On November 19, 2012, the Raizal lost a good amount of their territory in the sea, which has been bequeathed to Nicaragua in the aftermath of a trial at the International Court of Justice in The Hague, and one of the justifications for doing it was that the archipelago was uninhabited. The question is, why did the Colombian government allow this? Today, while living on the island, the sea and the soil, the Raizal are fighting a losing battle to preserve their territory.
In 2000, UNESCO declared the San Andrés archipelago a Seaflower biosphere reserve in order to help protect its ecosystems from overexploitation and other direct threats. And yet, nowadays, the coral reef has been fully destroyed, the massive garbage in the sea from tourism is uncontrollable, and coupled with overpopulation on the islands, global warming continues to cause irremediable damages to the environment.
Documenting the reality of the Raizal and efforts to dehumanize them in the mainstream Colombia is, in a way, continuation of the theme pursued in the “Dreadlocks Story”, which concerned how Indian settlers live in Jamaica. “Marooned in the Caribbean”, like “Deadlocks Story”, tells the story of how social justice is denied in the Caribbean.
“Dreadlocks Story” covered a large period of time under the British Colonial era, which ended up in the middle of the 20th century, in 1947 for India, and in 1962 for Jamaica, whereas “Marooned in the Caribbean” compiles the present – hidden – colonial treatment that the Colombian government imposes on the Colombian fellow citizens on their territory.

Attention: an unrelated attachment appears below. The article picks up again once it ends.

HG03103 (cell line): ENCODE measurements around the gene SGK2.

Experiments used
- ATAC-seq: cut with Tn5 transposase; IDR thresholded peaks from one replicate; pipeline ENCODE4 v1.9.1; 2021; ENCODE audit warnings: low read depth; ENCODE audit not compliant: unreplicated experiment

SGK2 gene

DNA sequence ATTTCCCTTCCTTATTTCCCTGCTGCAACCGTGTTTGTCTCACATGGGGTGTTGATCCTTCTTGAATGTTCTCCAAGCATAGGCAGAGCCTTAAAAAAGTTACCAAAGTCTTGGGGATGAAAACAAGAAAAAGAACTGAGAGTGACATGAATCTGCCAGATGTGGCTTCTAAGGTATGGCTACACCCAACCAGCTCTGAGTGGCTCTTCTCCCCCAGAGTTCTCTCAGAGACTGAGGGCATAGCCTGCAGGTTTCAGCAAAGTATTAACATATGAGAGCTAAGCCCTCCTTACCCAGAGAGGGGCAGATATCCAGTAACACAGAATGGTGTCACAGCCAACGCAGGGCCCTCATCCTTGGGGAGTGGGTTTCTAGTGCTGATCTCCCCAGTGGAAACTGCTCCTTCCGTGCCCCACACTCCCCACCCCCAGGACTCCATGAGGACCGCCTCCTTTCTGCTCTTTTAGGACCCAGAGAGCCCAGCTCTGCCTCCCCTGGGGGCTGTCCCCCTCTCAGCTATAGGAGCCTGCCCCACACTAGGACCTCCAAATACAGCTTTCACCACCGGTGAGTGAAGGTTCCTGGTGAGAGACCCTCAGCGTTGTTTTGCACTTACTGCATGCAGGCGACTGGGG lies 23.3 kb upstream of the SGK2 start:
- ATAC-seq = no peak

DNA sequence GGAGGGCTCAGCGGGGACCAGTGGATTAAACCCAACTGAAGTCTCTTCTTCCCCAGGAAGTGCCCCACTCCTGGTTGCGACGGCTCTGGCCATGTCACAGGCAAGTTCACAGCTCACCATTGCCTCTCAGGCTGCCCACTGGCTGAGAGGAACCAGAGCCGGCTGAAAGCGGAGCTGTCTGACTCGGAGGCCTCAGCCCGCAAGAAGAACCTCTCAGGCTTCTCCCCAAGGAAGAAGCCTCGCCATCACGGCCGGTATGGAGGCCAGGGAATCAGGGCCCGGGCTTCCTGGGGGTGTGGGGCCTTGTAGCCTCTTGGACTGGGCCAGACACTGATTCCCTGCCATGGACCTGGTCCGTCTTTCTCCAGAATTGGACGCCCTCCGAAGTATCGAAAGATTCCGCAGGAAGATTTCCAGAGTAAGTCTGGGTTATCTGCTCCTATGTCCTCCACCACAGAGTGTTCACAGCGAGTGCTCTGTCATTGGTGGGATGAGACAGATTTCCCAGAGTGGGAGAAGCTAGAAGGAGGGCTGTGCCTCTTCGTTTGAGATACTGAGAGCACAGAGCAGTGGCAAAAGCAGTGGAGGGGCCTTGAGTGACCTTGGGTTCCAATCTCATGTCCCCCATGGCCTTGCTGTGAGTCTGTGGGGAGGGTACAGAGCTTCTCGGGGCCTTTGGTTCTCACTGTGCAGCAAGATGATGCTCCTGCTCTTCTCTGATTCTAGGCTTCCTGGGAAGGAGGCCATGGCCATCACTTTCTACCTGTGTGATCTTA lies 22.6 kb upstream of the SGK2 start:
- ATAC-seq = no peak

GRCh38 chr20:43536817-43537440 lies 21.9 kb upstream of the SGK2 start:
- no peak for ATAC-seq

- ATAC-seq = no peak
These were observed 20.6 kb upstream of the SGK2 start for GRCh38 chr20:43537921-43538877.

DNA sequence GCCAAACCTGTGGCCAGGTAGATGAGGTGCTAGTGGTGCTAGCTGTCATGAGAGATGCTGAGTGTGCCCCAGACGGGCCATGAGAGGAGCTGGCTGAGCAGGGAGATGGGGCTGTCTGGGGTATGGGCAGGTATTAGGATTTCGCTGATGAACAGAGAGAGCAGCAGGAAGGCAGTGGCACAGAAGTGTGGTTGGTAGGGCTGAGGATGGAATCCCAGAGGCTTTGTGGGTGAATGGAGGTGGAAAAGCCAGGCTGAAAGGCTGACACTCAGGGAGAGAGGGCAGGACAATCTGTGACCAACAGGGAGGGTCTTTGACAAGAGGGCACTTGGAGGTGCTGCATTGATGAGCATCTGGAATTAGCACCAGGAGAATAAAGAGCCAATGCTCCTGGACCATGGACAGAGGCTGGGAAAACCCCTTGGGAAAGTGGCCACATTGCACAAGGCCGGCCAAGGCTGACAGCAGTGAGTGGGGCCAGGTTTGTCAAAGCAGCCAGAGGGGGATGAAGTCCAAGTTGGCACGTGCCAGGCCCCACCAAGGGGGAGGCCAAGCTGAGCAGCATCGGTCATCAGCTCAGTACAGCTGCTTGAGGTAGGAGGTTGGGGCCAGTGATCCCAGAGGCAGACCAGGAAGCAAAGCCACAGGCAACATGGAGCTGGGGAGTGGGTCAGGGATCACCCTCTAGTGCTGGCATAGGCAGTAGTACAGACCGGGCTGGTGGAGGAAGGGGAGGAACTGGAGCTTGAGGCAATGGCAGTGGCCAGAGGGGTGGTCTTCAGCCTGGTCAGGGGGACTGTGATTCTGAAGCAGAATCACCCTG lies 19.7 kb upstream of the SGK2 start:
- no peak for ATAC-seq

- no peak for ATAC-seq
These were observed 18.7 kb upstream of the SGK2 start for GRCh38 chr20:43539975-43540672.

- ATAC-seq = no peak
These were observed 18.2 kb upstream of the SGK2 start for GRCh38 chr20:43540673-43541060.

Although Rastas were persecuted, the Rastafari movement emerged in Jamaica, initiated by Leonard Percival Howell, the founding father of the Rastafari. Howell published his prominent teaching in 1930s under a complication of texts signed by the nickname Gangun Guru Maragh. People could not pronounce this name, so they have shorted it in Gong.
The 'First Rasta' is the facto another title given to Howell who was the first man who spoke Rastafari in the island of Jamaica. Now, the Rastas are being progressively accepted in Jamaica, as well as in the Caribbean basin; they are, in fact, present all over the globe today.
The system of indenture labour system that enslaved Indians came to an end in 1921, although the last boat arrived in Jamaica in 1917. The indentured labour system – put in place in the aftermath of the Atlantic slavery to replace the emancipated African slaves with the indentured Indians on colonial plantations overseas -- came under widespread attack in the early decades of the 20th century.
MK Gandhi’s involvement in the movement for the abolition of indenture, following the abolition of the Atlantic slavery, has been called the “second abolition”. It helped launch his political career in India. Yet, ironically, the campaign against indenture occupies an obscure and undigested role in the scholarship on Gandhi and modern India.

Demagogic stance

The Colombian government exercises violation of human rights on its population at a time it is internationally claiming to participate in a national peace agreement. This is unfolding when the Raizal people are reduced to being bullied, are forced to deal with smugglers, which is hanging like a Damocles’ sword hanging over their head.